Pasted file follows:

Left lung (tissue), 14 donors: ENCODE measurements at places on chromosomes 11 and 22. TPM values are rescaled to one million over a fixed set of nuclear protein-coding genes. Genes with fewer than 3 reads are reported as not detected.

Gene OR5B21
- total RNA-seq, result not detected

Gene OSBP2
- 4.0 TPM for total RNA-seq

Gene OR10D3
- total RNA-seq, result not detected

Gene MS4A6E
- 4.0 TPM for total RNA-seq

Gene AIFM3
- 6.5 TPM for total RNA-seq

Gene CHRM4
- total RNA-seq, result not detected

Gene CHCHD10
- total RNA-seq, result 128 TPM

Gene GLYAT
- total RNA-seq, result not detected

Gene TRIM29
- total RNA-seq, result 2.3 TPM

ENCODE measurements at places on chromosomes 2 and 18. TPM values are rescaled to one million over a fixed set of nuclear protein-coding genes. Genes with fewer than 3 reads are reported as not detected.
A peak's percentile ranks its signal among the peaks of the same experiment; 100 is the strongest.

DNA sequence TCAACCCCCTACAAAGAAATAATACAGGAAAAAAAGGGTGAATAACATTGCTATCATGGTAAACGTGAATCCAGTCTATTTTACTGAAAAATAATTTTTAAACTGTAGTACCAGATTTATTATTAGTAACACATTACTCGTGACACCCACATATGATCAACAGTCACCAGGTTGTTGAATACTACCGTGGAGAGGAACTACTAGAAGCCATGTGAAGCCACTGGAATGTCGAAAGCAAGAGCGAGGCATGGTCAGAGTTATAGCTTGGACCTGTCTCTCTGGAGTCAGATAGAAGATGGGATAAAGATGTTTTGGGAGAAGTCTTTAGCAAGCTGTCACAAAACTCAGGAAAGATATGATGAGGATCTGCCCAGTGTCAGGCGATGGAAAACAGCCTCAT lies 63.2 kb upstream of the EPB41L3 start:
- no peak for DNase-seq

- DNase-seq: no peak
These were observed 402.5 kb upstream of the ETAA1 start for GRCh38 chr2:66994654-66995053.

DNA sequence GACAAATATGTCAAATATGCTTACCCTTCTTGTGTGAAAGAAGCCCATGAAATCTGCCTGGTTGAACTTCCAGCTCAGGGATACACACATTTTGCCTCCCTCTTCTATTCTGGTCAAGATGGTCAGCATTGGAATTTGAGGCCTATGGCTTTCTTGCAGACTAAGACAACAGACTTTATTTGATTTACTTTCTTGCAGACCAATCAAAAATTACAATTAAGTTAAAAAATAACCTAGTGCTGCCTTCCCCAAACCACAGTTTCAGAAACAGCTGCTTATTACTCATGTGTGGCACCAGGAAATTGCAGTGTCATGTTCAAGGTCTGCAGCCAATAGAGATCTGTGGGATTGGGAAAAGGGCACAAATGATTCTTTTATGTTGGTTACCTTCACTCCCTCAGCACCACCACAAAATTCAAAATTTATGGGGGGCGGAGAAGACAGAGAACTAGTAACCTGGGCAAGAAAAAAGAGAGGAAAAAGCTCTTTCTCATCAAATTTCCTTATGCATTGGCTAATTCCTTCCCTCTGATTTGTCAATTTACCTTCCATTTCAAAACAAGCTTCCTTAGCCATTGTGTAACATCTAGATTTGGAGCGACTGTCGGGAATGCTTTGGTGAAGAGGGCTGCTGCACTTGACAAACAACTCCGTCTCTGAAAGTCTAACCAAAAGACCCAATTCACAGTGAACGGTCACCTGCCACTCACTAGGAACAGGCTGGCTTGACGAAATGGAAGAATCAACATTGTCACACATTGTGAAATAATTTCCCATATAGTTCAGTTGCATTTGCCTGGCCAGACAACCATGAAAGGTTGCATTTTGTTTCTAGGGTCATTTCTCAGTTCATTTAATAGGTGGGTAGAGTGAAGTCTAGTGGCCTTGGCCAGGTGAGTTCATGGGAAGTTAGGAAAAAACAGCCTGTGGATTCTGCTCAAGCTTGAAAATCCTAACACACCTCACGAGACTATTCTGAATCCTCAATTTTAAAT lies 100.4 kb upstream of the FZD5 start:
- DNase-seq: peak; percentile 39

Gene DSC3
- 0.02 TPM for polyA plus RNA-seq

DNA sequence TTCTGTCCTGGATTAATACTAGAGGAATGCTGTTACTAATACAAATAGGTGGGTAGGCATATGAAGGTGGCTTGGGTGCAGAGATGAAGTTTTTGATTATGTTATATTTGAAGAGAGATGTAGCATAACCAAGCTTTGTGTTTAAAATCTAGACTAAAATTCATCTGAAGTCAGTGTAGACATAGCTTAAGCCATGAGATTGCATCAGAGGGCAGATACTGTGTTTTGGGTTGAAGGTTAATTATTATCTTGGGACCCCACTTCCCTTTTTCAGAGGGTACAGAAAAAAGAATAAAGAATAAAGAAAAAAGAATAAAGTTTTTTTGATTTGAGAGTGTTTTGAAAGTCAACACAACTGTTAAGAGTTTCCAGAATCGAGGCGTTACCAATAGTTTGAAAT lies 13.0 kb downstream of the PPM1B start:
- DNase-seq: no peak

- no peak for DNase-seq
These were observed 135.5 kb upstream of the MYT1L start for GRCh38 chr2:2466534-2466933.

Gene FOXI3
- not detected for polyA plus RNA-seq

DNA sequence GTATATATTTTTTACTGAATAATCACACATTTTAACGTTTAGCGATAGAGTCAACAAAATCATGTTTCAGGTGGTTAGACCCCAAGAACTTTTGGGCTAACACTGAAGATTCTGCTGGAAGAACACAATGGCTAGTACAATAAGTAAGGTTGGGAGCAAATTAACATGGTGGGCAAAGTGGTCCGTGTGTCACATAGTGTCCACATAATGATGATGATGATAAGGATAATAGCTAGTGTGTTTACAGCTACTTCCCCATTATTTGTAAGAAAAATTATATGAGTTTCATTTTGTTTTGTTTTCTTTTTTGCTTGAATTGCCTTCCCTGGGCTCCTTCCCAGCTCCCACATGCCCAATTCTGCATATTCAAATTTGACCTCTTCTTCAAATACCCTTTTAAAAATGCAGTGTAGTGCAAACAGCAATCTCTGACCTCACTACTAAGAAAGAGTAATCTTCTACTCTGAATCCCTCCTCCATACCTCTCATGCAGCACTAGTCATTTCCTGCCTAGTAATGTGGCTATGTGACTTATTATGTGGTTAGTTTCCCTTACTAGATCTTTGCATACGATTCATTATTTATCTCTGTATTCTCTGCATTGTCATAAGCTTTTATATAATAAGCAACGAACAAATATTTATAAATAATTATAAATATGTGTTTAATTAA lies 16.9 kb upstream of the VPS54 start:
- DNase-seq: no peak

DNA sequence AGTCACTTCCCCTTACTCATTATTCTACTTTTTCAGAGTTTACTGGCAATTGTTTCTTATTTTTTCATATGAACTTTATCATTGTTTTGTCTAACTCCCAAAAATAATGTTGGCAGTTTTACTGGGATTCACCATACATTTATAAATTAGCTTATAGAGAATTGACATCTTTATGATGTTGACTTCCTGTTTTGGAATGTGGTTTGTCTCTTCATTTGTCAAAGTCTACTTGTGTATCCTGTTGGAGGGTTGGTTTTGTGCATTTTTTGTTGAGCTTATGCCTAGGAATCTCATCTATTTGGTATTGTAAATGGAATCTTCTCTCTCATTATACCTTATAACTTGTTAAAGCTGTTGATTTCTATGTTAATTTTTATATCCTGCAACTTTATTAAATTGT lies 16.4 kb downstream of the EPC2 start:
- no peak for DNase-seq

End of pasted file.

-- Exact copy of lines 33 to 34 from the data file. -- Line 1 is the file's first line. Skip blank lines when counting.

These were observed 135.5 kb upstream of the MYT1L start for GRCh38 chr2:2466534-2466933.

Gene FOXI3